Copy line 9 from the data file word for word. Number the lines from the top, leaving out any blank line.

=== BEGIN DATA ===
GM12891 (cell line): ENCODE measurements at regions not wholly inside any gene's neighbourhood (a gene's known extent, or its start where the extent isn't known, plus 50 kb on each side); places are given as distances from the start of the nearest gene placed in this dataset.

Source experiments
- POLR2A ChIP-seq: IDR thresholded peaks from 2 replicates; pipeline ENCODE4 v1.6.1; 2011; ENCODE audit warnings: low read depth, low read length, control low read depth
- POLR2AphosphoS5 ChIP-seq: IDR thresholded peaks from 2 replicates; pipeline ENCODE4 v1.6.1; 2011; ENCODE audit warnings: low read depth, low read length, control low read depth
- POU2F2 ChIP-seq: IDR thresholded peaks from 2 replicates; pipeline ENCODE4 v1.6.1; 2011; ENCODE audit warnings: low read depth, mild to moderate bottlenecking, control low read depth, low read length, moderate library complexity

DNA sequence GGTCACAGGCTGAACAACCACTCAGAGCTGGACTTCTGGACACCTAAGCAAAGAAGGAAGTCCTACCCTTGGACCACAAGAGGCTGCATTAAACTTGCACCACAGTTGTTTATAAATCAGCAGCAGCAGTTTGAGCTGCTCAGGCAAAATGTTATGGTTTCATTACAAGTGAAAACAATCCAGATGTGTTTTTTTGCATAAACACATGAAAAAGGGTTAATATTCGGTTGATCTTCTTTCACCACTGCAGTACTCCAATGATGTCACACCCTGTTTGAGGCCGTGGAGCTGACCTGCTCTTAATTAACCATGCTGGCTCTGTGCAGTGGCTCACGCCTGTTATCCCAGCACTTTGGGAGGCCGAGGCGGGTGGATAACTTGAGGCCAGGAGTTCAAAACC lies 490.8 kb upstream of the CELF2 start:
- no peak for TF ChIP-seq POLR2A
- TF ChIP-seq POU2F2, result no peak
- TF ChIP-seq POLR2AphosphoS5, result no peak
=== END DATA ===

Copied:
- TF ChIP-seq POLR2AphosphoS5, result no peak